By Fleet, Robert; Szpak, Alina
Commonweal , Vol. 122, No. 22
The inconceivable occurred in Poland last month: an ex-Communist won the presidential election. Aleksander Kwasniewski, a former party official, defeated incumbent president Lech Walesa, the Nobel-prize winner, hero of the Solidarity movement, and symbol of Poland's victory over Soviet oppression. Kwasniewski, who previously led a majority coalition of farmers, socialists, and former Communists in the Polish parliament, will now preside over the government.
Predictably, conservative U.S. congressmen announced that democracy in Eastern Europe was threatened. But such pronouncements ignore a great ironic truth about the end of communism in Poland: to a remarkable extent, the Communists gave Poland its freedom, not Solidarity.
Not surprisingly, Poland's Communist governments used political freedom as a carrot or stick to reward the congenial or punish troublemakers. But Poland was never like the Soviet Union: even its Commie honchos were Poles first. Much to the Soviets' chagrin, most party members were Roman Catholics as well, including Kwasniewski. Ironically, Solidarity was considered a threat in 1980 because its workers' movement was more Marxist than the government it challenged. U.S. press reports usually ignored that complication, along with the fact, which has recently come to light, that Solidarity received funds from the CIA, Mossad, and the KGB.
Traditionally Western-oriented, Poland was never as closed off by the Iron Curtain as other East bloc countries. Certainly realpolitik dictated kowtowing to the Soviets. Still, Poland in the 1970s was strongly influenced by the U.S. policy of detente. Indeed, detente contributed to a rift within the party elite. Communist party leader Edward Gierek favored Western trade alliances. A sizable pro-East faction within the party opposed such policies. It was during this time that a "faithful Communist" (to quote the Los Angeles Times) such as Kwasniewski can be seen entering the picture.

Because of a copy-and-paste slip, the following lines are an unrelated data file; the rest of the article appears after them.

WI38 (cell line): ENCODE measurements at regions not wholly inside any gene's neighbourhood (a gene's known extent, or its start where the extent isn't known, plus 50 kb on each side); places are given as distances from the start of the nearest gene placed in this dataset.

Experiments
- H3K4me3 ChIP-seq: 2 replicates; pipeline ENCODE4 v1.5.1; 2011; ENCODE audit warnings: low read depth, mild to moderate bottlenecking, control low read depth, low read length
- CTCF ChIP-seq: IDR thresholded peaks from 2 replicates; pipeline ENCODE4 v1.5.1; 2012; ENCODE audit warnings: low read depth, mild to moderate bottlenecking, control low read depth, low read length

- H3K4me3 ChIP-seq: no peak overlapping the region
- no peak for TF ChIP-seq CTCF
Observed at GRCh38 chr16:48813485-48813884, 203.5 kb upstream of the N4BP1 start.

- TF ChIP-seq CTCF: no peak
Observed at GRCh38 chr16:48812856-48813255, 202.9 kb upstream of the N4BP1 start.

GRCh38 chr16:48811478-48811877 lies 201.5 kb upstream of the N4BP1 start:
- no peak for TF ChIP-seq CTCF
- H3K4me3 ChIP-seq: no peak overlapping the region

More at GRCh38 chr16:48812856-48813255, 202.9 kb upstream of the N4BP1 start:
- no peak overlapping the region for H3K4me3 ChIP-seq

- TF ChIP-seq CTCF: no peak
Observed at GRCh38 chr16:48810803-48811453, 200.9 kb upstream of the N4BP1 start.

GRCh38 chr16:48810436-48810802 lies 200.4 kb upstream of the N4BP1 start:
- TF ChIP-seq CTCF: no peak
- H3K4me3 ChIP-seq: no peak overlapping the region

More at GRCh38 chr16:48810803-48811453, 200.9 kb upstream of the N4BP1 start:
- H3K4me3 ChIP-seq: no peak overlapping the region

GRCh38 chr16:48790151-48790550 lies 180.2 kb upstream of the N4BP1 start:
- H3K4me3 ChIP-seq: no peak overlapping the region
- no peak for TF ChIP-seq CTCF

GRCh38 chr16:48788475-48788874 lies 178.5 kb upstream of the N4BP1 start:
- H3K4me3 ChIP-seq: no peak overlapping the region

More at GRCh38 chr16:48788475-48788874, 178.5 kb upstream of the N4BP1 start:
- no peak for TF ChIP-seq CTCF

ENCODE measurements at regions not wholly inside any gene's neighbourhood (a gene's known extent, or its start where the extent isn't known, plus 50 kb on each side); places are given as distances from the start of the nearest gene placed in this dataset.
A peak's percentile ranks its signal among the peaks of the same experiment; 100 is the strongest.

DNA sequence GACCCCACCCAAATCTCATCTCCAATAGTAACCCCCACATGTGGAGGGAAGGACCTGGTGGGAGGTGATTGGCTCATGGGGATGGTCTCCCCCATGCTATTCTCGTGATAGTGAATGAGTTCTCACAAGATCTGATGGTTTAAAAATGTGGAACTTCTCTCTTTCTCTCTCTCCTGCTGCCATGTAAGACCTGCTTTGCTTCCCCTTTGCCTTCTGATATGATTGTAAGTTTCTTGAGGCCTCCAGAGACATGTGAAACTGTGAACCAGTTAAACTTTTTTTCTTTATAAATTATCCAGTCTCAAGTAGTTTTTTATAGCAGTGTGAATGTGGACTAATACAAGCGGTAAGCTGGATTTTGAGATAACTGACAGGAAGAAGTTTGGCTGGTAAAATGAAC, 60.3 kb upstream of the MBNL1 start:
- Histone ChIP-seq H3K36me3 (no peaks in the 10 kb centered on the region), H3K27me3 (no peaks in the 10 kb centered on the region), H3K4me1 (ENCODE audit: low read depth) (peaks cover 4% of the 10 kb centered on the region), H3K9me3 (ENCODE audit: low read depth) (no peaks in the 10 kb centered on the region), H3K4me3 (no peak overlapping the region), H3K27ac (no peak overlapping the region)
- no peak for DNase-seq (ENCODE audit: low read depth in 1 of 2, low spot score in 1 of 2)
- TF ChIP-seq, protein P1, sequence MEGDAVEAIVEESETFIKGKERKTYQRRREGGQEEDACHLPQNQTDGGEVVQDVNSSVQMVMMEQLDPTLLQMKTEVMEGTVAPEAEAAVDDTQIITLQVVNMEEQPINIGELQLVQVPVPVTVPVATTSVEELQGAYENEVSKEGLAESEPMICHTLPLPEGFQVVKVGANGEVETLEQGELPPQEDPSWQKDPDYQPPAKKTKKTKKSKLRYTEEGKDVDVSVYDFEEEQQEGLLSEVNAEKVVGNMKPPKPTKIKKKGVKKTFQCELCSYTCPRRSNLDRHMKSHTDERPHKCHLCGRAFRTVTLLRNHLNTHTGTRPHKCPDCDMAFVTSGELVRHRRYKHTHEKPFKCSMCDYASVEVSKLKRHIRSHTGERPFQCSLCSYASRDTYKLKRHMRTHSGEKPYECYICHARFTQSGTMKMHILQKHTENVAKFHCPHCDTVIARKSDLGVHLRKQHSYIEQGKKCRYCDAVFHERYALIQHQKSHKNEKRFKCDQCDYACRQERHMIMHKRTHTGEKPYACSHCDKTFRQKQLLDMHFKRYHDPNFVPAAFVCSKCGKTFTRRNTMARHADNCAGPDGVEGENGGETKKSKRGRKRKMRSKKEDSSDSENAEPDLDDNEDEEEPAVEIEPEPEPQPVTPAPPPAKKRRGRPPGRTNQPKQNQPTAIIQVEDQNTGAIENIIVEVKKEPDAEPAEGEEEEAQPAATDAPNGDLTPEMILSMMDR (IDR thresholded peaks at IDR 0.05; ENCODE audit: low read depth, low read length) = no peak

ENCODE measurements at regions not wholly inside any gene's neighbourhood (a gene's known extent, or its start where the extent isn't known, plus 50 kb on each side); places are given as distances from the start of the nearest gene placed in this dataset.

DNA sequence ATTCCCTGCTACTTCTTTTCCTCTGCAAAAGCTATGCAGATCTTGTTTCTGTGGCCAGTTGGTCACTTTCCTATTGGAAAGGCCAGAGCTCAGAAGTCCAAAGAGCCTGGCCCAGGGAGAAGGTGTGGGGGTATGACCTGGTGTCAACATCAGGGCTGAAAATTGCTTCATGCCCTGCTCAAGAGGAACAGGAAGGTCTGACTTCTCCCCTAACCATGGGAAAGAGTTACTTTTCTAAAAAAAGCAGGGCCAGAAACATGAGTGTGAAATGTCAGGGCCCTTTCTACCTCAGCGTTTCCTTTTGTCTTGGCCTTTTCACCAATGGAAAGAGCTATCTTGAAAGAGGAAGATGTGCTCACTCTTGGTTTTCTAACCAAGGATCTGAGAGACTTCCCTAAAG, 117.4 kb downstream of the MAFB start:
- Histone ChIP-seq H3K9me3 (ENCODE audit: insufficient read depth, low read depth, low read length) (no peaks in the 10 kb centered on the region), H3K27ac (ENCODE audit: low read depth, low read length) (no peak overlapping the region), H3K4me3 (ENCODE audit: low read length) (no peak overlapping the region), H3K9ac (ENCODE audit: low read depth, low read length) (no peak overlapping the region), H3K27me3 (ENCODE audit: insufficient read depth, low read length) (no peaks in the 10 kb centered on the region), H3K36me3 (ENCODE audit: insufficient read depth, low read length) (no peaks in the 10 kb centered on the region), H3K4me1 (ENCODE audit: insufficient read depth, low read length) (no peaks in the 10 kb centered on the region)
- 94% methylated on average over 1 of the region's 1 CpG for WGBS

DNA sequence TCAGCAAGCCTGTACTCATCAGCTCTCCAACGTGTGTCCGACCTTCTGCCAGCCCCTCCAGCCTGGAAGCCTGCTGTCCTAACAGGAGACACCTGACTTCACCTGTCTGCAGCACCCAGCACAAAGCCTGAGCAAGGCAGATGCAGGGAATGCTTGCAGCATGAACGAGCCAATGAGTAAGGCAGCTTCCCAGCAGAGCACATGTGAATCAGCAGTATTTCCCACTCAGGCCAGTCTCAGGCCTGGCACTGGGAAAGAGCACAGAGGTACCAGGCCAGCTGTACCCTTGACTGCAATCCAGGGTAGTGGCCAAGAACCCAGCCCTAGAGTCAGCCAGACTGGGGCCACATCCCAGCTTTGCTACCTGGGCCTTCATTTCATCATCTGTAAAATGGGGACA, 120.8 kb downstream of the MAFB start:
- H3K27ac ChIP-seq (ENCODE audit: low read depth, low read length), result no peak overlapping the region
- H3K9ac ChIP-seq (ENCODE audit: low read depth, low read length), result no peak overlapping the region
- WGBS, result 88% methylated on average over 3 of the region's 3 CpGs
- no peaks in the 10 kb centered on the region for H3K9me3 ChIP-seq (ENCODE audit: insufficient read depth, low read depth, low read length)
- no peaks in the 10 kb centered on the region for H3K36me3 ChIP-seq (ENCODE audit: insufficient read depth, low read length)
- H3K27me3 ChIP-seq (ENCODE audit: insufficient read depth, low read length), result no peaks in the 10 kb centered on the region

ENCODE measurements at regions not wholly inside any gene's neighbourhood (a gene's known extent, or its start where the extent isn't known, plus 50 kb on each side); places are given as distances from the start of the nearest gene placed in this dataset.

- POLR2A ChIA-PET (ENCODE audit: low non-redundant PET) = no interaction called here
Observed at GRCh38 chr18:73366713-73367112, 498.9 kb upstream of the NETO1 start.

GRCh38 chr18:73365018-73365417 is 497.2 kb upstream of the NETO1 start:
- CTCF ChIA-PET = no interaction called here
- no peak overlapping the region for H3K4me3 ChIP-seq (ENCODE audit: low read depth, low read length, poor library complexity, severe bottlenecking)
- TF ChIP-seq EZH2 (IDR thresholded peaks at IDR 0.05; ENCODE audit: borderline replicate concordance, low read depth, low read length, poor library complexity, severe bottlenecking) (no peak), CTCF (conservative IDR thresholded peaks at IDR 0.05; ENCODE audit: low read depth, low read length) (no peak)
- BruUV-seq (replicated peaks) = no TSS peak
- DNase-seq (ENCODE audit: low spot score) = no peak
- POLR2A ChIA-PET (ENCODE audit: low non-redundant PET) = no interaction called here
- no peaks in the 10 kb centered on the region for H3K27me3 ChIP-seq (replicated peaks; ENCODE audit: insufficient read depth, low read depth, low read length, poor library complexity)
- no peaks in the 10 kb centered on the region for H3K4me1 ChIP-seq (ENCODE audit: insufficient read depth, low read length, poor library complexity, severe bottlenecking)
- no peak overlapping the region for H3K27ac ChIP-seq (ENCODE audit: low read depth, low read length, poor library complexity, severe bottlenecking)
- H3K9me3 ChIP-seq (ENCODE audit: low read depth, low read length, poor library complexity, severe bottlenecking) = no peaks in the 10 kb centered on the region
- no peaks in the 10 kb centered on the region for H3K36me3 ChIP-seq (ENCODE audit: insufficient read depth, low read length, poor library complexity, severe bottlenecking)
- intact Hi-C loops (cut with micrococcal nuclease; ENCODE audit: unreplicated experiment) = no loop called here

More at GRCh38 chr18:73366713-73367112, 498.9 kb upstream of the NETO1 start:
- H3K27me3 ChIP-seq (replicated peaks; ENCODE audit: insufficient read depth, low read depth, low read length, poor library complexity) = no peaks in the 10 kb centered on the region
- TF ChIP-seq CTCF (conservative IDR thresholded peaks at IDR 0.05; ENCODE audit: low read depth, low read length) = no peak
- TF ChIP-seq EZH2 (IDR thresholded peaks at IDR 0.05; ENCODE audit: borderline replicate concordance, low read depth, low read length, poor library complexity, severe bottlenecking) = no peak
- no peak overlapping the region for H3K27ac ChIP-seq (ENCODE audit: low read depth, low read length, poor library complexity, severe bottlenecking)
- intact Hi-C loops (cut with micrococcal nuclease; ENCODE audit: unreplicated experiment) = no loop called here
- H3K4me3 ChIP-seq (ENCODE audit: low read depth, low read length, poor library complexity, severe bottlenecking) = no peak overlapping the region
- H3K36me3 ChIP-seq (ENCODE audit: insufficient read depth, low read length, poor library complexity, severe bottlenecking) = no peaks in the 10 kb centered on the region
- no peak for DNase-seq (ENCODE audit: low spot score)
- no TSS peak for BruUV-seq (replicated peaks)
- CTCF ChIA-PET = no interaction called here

It was commonplace in the 1970s for students destined to become Poland's future Communist party leaders to also be self-conscious reformers. At that time, the emergence of Mikhail Gorbachev and the Soviet Union's peaceful demise were inconceivable. Students who seriously wanted reform saw only one direction to take: join the party. But whether they supported the party or opposed it, most of these future leaders were friends. It was only the old Polish dilemma of choosing between idealism and pragmatism that divided them. (Polish history is full of beautiful martyrs.)
When the Solidarity movement emerged from the Gdansk shipyard strike, the anti-party intelligentsia headed by Jacek Kuron organized workers behind Lech Walesa. It was an uneasy alliance from the start, one that now seems irretrievably broken. Walesa, after all, is a man who boasts of never reading a book. Still, whatever the initial strength of Walesa and the Solidarity movement, one reason Solidarity was not crushed immediately by the government was that party reformists pushed first for an internal house cleaning. With the blessing of Solidarity's leadership, General Wojciech Jaruzelski was asked to head the government. Known for his "clean hands," Jaruzelski had protected Polish workers in an earlier, 1972 strike.
Military men make military decisions. In 1981 Jaruzelski declared martial law in reaction to a threatened Soviet "peacekeeping" invasion and the inability of Solidarity to end strikes that were grinding the economy to a halt. Soon--before Gorbachev--Jaruzelski's reformers began moving Poland toward Sweden-styled socialist democracy. …